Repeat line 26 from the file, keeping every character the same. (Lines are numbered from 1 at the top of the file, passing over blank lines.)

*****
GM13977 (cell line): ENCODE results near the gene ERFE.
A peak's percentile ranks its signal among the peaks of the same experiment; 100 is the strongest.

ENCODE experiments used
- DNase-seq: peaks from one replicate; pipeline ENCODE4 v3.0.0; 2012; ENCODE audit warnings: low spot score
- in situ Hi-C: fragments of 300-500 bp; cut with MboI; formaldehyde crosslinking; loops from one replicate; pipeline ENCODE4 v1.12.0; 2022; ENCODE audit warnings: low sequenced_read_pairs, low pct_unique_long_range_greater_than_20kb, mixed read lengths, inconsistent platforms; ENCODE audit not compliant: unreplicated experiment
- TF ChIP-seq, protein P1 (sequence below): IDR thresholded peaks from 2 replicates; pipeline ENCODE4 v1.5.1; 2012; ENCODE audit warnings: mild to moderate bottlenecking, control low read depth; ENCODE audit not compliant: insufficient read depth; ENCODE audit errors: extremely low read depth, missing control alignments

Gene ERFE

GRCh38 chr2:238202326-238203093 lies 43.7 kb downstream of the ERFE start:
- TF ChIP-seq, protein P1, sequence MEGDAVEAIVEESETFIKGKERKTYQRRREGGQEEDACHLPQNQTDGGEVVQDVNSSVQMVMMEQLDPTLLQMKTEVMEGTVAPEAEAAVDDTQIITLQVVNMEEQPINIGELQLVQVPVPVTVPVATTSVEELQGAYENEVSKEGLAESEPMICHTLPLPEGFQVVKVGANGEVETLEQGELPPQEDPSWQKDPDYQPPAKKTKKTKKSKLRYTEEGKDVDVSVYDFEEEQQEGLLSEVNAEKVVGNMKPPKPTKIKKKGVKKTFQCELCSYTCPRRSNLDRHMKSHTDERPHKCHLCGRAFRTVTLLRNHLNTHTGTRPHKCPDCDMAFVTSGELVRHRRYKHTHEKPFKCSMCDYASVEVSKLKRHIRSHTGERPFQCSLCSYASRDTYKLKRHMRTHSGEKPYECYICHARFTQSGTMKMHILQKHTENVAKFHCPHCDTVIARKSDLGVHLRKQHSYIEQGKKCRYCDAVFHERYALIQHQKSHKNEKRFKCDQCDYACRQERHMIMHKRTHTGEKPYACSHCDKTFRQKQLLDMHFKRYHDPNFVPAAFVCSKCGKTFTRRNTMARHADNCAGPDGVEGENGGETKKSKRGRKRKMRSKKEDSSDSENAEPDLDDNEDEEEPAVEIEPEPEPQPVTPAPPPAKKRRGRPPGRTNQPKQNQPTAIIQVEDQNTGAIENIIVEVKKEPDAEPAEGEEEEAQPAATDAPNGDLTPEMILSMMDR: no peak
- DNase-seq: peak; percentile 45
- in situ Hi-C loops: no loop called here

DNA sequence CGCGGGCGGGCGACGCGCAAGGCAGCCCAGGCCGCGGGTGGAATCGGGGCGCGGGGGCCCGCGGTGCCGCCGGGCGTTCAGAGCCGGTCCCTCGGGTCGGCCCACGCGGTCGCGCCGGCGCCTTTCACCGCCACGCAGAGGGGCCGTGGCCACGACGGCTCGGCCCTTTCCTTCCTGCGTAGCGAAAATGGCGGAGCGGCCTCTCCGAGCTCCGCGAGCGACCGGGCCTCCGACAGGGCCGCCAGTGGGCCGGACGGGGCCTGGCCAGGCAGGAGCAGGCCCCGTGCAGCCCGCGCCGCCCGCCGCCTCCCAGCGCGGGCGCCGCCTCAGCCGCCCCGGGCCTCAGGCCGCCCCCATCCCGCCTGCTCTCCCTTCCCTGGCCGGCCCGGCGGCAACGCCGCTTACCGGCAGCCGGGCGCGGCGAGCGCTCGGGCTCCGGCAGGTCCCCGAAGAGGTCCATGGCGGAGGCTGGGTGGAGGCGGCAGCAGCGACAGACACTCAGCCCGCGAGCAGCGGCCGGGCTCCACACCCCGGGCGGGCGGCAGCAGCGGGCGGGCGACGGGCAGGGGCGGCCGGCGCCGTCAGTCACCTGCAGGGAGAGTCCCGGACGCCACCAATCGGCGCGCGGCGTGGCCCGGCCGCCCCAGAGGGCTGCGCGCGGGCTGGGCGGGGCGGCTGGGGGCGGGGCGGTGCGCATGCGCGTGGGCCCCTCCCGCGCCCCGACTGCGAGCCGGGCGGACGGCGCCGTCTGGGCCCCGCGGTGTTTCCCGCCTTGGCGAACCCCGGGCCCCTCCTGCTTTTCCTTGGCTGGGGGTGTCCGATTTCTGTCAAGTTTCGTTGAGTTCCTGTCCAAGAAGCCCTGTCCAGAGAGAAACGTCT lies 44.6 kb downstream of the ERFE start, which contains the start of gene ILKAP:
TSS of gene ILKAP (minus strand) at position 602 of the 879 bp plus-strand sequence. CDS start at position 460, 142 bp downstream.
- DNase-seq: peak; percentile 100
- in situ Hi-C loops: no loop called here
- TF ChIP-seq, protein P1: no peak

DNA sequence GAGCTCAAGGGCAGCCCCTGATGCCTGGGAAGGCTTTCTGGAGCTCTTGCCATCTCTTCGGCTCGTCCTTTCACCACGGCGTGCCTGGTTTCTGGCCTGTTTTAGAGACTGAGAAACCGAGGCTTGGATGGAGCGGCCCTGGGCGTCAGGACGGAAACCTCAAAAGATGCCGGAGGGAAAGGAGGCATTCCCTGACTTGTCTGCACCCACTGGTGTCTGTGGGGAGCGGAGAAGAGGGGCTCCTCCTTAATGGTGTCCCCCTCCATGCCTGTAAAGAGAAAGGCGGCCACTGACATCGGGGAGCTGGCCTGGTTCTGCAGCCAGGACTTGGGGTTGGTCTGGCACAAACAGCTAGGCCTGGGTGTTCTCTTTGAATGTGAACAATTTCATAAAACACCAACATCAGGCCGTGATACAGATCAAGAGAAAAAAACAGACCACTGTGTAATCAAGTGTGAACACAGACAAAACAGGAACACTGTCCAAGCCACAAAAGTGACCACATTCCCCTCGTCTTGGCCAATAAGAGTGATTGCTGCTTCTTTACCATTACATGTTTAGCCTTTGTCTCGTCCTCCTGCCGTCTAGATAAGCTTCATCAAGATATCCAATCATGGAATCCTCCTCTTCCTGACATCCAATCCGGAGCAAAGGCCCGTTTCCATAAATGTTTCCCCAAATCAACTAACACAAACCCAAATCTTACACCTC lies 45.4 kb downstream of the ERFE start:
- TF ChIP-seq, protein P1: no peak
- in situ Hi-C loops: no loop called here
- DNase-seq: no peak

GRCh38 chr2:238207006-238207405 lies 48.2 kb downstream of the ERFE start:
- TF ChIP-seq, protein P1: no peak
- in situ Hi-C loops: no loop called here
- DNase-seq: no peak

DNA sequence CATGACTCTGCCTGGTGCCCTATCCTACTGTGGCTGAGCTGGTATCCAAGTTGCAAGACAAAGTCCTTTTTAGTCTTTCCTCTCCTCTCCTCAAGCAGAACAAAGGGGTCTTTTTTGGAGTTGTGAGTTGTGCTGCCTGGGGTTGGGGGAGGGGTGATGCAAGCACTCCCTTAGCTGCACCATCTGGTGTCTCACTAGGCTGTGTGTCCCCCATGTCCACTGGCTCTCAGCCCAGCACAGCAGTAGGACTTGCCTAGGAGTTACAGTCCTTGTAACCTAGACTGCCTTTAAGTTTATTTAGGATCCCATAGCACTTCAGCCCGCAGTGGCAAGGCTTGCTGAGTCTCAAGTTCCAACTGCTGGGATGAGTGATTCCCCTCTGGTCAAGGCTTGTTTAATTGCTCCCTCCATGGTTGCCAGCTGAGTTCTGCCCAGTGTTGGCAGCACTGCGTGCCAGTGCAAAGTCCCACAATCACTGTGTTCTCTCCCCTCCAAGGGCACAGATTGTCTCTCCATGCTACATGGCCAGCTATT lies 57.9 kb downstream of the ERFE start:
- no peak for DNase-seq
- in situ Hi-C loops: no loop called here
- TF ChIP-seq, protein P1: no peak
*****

- no peak for DNase-seq